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Published: 04/02/2015

What is the RHI & What Does It Mean To Me?

The Renewable Heat Incentive (RHI) is in place to reward homes that generate heating from renewable sources. The latest RHI scheme, launched in April 2014, is a financial incentive for domestic properties to make the move to environmentally-friendly heating / hot water alternatives.

The benefits for households that participate will be “saving money” by reducing the need for electricity, gas and / or oil, which have been steadily increasing in price year on year.

The incentive is paid by Ofgem, the official regulator, who pay the tariffs with money from the Treasury. RHI is paid to the owner of the heating system at a set rate per unit of renewable heat produced. There is some variation in reward depending on what system you have installed, so it is worth checking what tariff level would be applicable to you.

The RHI tariffs are paid for seven years from the registration date, and are index-linked for inflation. Studies have shown that many participants will earn enough money from the tariffs to pay off their initial installation costs in approximately seven to nine years especially on older properties, although there is no guarantee that this is the case. According to the Government, which sets the tariff levels, the average for most systems is a return of around 12% per year.


Only newMCS approved equipment is eligible for the RHI; this can be retro-fitted to an existing property or installed into a new “self build” project. New systems replacing existing renewable installations will also qualify.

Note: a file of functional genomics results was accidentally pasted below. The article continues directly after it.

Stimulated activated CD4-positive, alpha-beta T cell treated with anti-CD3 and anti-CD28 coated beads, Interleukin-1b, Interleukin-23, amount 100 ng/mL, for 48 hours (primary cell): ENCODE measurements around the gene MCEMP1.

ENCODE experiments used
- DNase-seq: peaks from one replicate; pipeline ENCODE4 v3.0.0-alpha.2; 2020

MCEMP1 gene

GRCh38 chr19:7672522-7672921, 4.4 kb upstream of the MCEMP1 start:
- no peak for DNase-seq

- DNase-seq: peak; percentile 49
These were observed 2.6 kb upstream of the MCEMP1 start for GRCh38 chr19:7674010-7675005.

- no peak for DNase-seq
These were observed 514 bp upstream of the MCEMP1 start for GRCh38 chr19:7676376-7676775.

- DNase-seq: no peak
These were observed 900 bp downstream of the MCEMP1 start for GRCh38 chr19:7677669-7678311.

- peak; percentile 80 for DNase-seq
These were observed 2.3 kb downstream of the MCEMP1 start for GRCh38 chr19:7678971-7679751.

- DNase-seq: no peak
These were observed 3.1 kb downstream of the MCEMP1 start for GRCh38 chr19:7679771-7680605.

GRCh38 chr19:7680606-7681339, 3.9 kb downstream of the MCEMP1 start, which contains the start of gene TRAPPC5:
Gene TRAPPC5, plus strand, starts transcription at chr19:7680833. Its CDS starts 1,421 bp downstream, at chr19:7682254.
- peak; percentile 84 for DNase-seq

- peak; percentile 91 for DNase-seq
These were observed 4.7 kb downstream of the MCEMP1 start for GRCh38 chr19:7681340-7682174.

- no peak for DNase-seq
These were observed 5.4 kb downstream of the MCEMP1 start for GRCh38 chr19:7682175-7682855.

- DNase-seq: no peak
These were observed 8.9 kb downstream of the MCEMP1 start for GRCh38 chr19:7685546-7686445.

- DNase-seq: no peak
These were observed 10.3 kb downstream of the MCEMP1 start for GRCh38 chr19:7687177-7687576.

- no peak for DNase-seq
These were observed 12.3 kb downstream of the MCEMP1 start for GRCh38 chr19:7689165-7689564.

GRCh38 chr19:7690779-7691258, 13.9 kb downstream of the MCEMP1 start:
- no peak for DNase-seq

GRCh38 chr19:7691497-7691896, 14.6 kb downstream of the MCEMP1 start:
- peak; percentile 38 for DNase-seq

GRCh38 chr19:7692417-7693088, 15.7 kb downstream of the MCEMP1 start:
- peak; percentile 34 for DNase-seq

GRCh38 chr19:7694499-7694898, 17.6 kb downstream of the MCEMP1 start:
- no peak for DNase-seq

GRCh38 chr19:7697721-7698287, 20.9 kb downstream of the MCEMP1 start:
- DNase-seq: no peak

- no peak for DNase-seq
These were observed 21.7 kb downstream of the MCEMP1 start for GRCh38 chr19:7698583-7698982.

There are several eligibility requirements, all of which must be met for installations to receive tariffs. RHI is not available to new build properties other than self-builds, but if you are looking to carry out retrofit or refurbishment projects then heat pumps are ideal – and would allow you to benefit from these financial incentives. Unfortunately, not all renewable heat technologies are eligible. Some examples of supported items are:

●      Solar Thermal (up to 200kWth)

●      Water source heat pumps

●      Ground source heat pumps

●      Air source heat pumps

●      Biomass boilers


However, there are some further criteria to be aware of too. One example of this is that you must have a Green Deal Assessment carried out in your home. To qualify for RHI you also must be certified under the Microgeneration certification scheme (MCS). Take a look at our MCS heat pump design and installation page for more information.

Maintenance is also a key factor, as installations will have to be maintained and may be inspected periodically if it is deemed necessary. These rules are in place to protect the public purse.

The tariff

The tariff is paid based on the eligible heat output of the installation, and depends on the type of energy being used and the size of the system you have installed.

It is specified that heat cannot be wasted. RHIncentive states that it must be used for a prescribed purpose; space, water or process heating, and not for other uses such as electricity production.

Measuring the output of heating system follows two different criteria – metering, or measuring, and deeming, or estimating. Take a look at this guide to measuring heat output for more information.

Use our Renewable Heat Incentive calculator to get an estimate of how much you could earn by installing a renewable heating system in your home. For further information visit the official government website.